Bangalore: After a disappointing start to the online CAT, the authorities have given different theories to the problem ranging from a virus attack to server crash. However, in the eyes of students who are left in the lurch, things seem to be different.
With his eyes set on the top B-schools in the country, Srinath R.P. had prepared hard to bell the Common Admission Test (CAT) this year. His exam was scheduled to be held at R.V. College of Engineering, Bangalore at 10 am on 28 November. But, after reaching the centre, during the process of checking, Srinath got the shock of his life when he was informed by the authorities that his name was not downloading in the Prometric site.
"The authorities got in touch with Prometric/IIM authorities for more than three hours, but could not solve the problem. Then they told me that I can't take my CAT exam since my name is not downloading into the test site Roster," says Srinath. After the poor response, the authorities gave him Prometric Candidate Care contact number and asked him to call them for rescheduling the exam.
With a shimmer of hope left in his heart to take the exam this time, Srinath tried contacting Prometric, but this didn't put an end to his misery. "Even though I have tried contacting the number more than 20 times. There is no response and it only goes for redialing," says a dismayed Srinath, who is among thousands of candidates facing similar kinds of problem after the CAT went online. The students are also unsure about the rescheduled dates for their exam. The irony is that though India is touted as a technology hub, the dream of one of the prestigious exams in the country to go online is short-lived and the students are left in the dark.
Students who arrived at Garden City College in Bangalore were shocked when officials told them that the test had been called off because of a faulty server. There was complete confusion at the venue as none of the administrative officers knew what was happening and why the server was not working. Students held a dharna inside the exam hall.
Around 5,000 students will now have to take the CAT afresh at new dates throwing the original 10-day schedule into disarray. Technical experts blamed U.S. based Prometric - the agency entrusted with carrying out the first online version of CAT - for underestimating the magnitude of the task. "They didn't even have a Plan B," said a top official of another firm that runs online examinations, on condition of anonymity. Prometric said it has quarantined 50 labs across 14 centres on Sunday, and blamed the fiasco on a virus attack that went undetected.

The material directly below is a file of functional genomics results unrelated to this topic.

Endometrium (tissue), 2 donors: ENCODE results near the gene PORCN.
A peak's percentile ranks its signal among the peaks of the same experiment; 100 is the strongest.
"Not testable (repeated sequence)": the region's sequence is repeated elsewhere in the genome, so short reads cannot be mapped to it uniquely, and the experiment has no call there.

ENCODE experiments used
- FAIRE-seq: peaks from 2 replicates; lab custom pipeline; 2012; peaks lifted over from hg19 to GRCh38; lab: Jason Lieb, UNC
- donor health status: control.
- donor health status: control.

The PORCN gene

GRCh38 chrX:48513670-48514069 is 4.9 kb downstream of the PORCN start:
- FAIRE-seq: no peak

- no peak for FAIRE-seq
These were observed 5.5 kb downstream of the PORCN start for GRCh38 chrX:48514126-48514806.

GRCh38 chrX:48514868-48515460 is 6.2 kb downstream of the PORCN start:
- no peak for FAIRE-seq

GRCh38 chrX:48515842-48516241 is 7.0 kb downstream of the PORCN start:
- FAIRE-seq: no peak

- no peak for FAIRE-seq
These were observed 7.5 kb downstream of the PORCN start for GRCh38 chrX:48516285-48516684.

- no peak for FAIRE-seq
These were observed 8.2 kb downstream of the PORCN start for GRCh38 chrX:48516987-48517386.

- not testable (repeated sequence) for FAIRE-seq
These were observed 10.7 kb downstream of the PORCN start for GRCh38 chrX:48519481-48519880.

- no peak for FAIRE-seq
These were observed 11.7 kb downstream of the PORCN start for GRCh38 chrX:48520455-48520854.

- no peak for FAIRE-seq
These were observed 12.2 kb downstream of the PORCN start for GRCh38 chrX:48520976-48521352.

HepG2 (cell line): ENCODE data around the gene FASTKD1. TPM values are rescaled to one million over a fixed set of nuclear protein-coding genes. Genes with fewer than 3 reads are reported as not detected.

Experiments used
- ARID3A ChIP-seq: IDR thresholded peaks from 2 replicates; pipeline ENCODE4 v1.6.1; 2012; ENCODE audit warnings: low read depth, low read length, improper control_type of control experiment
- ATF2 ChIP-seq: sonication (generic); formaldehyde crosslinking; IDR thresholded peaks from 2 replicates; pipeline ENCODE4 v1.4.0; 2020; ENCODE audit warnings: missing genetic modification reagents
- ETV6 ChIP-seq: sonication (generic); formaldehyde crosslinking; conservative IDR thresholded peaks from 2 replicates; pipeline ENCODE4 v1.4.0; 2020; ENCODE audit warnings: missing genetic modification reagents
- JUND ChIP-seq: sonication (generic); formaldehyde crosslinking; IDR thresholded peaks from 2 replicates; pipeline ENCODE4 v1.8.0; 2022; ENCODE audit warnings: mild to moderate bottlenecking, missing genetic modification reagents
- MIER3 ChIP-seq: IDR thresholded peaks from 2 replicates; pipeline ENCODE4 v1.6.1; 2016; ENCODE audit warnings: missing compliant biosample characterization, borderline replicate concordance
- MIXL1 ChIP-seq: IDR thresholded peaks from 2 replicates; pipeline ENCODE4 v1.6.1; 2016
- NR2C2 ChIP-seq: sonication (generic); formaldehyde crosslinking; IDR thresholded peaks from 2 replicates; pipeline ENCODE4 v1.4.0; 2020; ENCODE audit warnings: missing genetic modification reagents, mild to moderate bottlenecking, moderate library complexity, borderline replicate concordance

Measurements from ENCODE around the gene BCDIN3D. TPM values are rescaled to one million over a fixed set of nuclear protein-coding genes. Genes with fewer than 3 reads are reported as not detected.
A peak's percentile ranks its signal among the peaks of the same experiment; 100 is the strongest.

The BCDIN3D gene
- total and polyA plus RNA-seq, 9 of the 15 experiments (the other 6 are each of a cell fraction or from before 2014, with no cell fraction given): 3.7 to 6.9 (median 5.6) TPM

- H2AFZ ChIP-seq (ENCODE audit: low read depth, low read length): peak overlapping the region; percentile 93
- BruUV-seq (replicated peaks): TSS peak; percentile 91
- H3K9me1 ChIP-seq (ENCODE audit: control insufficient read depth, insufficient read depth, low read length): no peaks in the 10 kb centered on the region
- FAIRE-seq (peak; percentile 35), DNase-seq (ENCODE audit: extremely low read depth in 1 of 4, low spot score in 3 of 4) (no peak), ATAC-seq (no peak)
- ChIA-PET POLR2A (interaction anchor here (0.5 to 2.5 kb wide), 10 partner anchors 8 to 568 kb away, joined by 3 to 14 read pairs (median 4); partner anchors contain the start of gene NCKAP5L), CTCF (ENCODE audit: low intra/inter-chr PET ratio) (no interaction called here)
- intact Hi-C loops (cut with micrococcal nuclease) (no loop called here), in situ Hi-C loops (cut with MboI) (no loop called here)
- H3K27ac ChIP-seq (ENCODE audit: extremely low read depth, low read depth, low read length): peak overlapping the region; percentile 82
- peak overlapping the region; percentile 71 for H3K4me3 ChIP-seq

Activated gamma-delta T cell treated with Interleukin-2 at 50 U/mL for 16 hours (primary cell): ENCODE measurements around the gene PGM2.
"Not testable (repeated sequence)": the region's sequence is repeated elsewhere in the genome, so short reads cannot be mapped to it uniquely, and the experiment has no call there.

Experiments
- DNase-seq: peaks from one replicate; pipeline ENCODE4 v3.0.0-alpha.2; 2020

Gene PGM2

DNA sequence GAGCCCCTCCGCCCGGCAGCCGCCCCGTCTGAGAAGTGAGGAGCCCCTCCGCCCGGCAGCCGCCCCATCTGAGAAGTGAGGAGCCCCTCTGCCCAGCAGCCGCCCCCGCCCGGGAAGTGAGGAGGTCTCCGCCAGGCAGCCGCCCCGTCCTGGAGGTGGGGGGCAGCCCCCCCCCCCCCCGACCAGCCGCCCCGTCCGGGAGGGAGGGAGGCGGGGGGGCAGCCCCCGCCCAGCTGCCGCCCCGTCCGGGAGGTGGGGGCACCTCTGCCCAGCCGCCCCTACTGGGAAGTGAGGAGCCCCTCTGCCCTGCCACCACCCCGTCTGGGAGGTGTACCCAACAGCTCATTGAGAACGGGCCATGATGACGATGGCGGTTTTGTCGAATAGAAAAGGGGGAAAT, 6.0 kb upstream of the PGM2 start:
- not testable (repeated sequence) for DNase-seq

The agency said that the problem was being sorted out, and the test was being rescheduled for the several affected candidates who would be informed through SMS and emails. A new date however, brings in new set of problems for the aspirants many of whom are employed and find it difficult to reschedule.
The seven IIMs and about 150 top B-schools base their admissions on CAT scores, and this year the exams were moved online hoping that it would speed up the process for the institutes and the 2.4 lakh candidates. IIMs' CAT panel gave the task to Prometrics, which runs online exams like GRE and TOEFL. However, with the situation taking a chaotic turn, IIM directors took stock of the situation and held a video conference on Sunday.
IIM Ahmedabad Director Samir Barua said computer labs were being sanitized. "We need to find out from where the virus attack happened," he said. Around 100 Prometric engineers have been pressed into service, said IIM Bangalore Director Pankaj Chandra.
"We, along with Prometric and NIIT, are trying to figure out where the problem lies. Since these computers were located in institutes, their backbone was used to download the software. In some places there were serious virus attacks. So we blocked some affected centres and others which we felt might get affected to clean up the computer system, remove viruses and reload the software," he said.
Only a small percentage of the total number of candidates has been affected, Chandra said. The centres where test could not be delivered on Sunday were in Bangalore, Bhopal, Bhubaneswar, Chandigarh, Coimbatore, Ghaziabad, Hyderabad, Kolkata, Lucknow, Mumbai, Nagpur, Navi Mumbai, New Delhi and Varanasi.